How the State of Minnesota
How the State of Minnesota manipulates
business activity with tax credits, loans and grants
to favored businesses
Minnesota statute authorizes the State to grant special and selective tax relief to some businesses. In 2014 the State of Minnesota “spent,” that is, forfeited in tax revenues, $647 million in tax credits, rebates and other exemptions for favored businesses.
This preferential treatment for some means higher taxes for others, both individuals and businesses. In addition, tax credits, loans and grants to business compete for tax dollars that might be used for equally important and more enduring elements of a healthy economy such as education and infrastructure.
Serious questions abound about the effectiveness of business incentives. These include the “but for”–would the project have occurred anyway without state aid? Does state aid give a business an advantage over a competitor in the state? Do some of the benefits accrue to other states? How can we measure the results of these programs, given the many variables in a complex economy? And last, are these economic development efforts the best and proper way to meet the obligations of state government?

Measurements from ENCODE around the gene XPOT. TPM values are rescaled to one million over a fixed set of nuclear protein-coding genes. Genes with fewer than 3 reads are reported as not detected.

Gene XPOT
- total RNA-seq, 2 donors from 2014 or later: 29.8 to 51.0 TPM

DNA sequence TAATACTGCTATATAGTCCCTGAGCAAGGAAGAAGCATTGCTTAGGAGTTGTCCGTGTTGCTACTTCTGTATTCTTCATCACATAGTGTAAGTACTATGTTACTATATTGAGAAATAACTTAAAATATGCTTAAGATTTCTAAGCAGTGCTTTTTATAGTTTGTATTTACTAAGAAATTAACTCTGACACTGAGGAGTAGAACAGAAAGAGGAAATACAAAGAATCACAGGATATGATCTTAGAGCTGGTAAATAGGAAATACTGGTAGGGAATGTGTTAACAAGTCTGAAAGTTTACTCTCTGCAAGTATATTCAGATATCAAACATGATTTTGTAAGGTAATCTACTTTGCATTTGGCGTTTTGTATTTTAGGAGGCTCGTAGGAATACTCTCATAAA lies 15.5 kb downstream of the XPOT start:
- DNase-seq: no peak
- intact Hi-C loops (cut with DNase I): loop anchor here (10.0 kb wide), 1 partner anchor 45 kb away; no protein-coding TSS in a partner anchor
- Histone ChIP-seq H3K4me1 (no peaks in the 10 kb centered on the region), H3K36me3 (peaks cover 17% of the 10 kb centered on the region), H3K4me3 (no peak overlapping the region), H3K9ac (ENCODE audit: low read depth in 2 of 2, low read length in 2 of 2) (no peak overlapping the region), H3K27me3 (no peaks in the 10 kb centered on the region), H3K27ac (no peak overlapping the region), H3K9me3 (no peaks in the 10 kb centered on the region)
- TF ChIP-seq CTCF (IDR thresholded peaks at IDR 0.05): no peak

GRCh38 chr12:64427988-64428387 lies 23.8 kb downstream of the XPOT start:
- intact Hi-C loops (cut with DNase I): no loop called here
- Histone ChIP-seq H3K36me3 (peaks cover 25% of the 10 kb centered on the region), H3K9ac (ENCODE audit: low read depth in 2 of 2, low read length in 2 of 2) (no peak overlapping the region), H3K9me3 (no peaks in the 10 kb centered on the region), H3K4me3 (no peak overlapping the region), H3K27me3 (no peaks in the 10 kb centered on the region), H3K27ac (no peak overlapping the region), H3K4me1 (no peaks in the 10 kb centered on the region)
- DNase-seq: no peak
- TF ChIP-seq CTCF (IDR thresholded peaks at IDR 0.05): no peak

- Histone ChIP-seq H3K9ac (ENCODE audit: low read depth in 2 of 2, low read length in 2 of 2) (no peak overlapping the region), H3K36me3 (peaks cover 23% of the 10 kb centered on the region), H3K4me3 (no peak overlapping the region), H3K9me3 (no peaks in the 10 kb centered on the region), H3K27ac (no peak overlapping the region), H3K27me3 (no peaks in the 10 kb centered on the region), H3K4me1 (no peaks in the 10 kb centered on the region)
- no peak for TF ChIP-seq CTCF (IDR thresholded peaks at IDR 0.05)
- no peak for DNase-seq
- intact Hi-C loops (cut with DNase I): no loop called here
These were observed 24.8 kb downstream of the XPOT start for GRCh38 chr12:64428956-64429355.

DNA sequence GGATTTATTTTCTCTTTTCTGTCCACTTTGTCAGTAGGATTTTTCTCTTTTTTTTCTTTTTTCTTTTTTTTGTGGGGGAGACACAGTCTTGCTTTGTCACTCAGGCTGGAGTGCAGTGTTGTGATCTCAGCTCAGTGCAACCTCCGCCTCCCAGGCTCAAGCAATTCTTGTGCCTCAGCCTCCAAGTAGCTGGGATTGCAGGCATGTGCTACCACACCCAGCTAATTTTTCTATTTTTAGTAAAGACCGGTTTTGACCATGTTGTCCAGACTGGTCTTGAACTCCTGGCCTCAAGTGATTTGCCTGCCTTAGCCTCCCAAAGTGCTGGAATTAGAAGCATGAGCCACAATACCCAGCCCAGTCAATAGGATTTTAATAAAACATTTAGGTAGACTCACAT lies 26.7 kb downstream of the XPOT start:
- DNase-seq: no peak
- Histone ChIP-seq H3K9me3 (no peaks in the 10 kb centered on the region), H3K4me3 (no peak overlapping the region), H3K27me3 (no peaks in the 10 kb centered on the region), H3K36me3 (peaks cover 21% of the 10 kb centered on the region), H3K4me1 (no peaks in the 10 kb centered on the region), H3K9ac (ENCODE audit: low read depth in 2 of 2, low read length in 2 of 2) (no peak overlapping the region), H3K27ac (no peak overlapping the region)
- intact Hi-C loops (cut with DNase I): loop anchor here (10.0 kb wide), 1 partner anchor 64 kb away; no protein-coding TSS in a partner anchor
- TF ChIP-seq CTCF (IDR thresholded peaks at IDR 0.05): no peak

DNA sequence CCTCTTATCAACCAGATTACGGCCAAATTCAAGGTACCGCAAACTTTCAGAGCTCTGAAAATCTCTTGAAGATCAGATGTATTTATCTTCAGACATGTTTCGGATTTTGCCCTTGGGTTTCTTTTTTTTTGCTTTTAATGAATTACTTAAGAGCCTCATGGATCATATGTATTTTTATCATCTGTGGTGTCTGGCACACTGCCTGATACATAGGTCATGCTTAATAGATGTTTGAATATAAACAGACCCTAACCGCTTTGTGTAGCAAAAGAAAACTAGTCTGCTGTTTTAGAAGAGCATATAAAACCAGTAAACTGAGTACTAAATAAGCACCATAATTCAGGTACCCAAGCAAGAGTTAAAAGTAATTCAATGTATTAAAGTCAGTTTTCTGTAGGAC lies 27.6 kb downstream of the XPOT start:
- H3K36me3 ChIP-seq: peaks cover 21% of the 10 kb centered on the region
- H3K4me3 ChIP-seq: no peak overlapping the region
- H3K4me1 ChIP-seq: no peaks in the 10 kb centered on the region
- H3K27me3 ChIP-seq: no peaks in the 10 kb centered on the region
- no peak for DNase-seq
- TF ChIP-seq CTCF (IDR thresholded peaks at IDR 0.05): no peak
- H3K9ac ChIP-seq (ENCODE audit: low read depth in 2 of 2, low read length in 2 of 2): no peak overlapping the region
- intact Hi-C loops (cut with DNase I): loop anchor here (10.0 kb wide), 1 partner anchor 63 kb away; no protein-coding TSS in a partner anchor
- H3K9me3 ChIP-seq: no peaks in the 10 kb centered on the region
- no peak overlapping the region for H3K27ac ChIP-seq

A Minnesota House Research report states that “some tax expenditures reflect historical quirks or following federal or other state structures, rather than carefully considered decisions that use of the tax system is the optimal way to achieve specific nontax policy objectives.” Once enacted, tax credits can continue in perpetuity unless the legislature acts to repeal them. And they grow as the population and economy grow.
The Iron Range Resources and Rehabilitation Board (IRRRB) was created to divert taxes on taconite to a fund to diversify an economy dependent on mining and to encourage community and workforce development. It was called by one critic, “The Iron Range Re-elect and Reward Board.” Area senators, all Democrats, constitute the Board. IRRRB’s budget last year was $85 million, spent primarily on grants and loans to area businesses, cities and towns.
A recent auditor’s report criticized the Board for sloppy oversight. It found that IRRRB did not measure the impact of loans and that many loan recipients did not meet the stated objectives. Among notable failures is Giants Ridge, a resort owned by the Board, which has lost millions of dollars over the past decade.